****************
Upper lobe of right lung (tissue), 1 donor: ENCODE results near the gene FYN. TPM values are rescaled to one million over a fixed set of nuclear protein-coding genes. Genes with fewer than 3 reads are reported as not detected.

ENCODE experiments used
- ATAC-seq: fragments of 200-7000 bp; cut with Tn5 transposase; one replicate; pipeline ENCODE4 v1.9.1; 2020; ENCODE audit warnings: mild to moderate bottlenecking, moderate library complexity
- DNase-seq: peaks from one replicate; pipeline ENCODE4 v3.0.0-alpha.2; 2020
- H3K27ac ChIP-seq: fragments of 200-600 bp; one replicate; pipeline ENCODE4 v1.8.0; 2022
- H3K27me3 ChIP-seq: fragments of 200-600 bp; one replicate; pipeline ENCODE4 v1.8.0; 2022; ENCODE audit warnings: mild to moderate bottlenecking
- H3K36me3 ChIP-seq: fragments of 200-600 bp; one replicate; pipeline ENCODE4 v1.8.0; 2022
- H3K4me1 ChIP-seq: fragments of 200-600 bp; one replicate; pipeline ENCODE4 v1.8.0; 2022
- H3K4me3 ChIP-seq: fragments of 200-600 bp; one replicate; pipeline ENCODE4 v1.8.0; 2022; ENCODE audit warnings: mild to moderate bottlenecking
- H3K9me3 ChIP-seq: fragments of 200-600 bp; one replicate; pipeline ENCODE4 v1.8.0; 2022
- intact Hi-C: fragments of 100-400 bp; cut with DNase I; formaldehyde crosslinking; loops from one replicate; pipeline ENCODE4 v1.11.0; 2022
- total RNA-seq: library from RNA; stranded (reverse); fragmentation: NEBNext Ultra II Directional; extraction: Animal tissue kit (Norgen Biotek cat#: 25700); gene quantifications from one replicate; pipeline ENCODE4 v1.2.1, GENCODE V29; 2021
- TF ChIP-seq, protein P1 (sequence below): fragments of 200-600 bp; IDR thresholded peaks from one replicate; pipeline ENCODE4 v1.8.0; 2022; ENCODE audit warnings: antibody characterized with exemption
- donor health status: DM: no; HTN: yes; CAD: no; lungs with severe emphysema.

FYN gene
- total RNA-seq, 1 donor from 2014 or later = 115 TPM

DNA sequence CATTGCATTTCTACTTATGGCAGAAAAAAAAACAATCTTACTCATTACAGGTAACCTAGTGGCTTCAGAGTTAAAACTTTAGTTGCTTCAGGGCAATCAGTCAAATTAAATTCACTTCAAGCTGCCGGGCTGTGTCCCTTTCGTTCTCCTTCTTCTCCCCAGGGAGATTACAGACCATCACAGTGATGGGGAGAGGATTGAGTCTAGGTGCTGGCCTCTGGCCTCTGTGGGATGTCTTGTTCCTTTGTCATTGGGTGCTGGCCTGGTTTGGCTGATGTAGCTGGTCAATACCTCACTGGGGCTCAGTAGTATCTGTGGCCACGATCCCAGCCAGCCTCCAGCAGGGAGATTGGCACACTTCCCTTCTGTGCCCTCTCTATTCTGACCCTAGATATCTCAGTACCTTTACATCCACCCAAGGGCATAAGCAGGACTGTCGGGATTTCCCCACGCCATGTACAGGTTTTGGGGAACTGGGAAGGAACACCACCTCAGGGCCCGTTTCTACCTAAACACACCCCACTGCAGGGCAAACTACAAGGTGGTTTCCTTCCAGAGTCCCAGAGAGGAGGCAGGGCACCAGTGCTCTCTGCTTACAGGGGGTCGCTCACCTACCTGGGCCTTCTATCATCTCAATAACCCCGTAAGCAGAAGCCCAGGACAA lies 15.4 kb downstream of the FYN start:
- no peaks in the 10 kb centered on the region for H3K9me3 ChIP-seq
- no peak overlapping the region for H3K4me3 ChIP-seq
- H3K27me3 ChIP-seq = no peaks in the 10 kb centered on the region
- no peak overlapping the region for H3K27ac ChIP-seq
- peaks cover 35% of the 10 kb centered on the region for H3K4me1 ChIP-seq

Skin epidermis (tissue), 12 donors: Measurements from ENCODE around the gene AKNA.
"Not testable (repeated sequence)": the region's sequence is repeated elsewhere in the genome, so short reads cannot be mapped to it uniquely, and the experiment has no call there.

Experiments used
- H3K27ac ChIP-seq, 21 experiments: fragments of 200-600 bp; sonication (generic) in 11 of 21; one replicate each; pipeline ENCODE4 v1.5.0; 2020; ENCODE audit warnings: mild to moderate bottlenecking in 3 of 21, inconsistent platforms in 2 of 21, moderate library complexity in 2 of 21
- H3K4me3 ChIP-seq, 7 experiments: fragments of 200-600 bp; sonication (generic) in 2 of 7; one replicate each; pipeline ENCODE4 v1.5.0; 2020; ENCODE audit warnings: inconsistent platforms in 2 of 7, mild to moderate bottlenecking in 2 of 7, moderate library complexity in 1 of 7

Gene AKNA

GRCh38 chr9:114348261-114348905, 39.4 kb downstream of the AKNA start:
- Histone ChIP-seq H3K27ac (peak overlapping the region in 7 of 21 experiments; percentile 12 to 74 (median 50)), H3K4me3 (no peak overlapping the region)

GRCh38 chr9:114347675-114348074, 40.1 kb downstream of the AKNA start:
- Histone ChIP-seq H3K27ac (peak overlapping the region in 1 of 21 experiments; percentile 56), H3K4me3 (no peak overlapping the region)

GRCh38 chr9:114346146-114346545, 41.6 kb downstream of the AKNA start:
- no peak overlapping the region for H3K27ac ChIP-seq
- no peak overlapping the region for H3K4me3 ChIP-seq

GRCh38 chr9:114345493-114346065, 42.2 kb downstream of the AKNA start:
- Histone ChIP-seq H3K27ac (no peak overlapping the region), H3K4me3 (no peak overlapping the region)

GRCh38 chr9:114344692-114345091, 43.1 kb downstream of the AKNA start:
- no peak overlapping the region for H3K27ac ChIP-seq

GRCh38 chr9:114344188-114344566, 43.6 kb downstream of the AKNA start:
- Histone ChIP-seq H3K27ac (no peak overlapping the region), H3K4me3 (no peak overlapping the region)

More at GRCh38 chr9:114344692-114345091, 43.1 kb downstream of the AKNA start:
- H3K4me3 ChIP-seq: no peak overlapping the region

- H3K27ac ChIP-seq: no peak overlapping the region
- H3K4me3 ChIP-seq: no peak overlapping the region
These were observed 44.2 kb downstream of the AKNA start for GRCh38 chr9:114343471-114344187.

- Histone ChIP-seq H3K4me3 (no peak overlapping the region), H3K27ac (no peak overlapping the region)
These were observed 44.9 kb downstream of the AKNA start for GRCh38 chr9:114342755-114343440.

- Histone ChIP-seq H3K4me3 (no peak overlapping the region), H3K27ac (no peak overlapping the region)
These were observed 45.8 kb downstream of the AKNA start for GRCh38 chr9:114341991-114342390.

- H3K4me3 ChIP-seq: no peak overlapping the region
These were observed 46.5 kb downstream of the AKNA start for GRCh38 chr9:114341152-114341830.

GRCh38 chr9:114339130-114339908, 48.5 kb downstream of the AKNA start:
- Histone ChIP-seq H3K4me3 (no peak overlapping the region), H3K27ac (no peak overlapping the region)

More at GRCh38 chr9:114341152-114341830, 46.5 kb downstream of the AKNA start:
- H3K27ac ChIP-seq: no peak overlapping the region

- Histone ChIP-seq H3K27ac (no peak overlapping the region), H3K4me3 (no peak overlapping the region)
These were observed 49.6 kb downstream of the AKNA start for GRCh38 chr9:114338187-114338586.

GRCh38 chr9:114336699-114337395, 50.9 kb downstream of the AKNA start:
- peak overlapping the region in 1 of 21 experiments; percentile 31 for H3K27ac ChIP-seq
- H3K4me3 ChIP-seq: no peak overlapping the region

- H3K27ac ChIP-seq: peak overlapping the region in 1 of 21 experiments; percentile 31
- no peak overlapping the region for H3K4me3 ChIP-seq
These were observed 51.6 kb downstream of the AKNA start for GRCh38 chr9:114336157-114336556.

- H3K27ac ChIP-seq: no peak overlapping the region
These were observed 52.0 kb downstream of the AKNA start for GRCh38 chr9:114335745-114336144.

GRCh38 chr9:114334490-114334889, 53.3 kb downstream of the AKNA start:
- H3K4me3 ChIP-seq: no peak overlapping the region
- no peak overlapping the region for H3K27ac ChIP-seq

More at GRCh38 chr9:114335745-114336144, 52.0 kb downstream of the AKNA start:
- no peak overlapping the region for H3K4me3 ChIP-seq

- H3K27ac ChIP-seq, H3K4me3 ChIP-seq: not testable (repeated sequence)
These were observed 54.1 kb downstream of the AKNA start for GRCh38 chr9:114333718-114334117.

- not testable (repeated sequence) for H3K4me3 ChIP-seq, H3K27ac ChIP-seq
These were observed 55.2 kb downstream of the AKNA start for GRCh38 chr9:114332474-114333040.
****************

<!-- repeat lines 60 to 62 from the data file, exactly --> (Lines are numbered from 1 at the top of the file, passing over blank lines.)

- peak overlapping the region in 1 of 21 experiments; percentile 31 for H3K27ac ChIP-seq
- H3K4me3 ChIP-seq: no peak overlapping the region

- H3K27ac ChIP-seq: peak overlapping the region in 1 of 21 experiments; percentile 31